By Barry Duchan
One of the very first trades the Mets made after the 1962 season began was the one that sent veteran Don Zimmer, who had just broken an 0-for-34 slump, to the Reds for lefty Bob Miller (not to be confused with righty Bob Miller, an original Mets' draft pick) and third baseman Cliff Cook.
The previous season while the Reds were winning the National League pennant, Cliff was the MVP of the AAA American Association, batting .311 with 32 home runs and 119 rbi's. If the league's defending champion had no room for a player who tore up the minor leagues, certainly the fledgling Mets did. Or did they? Cook was pretty awful from the day he arrived. Not only didn't he hit, but he had a bad back that inhibited his ability to play third base, and he wound up being used more in the outfield, where he wasn't much better.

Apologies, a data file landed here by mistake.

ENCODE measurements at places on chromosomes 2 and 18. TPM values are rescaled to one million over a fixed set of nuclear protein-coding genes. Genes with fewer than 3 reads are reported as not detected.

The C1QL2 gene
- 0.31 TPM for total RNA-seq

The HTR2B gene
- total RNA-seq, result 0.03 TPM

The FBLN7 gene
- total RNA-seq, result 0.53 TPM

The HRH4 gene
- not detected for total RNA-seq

Cliff hit .232 as a part-time player with the '62 Mets, but after hitting .142 in 106 at-bats with the 1963 team, he was sent to AAA Buffalo where he hit .260 and never played in the major leagues again. Cook turned out to be one of many examples that being a dominant player in AAA doesn't always translate to being a good one in the big leagues. It should be noted that 2 days after trading for Cook, the Mets made a deal for another player who had torn up AAA in the past - Marv Throneberry.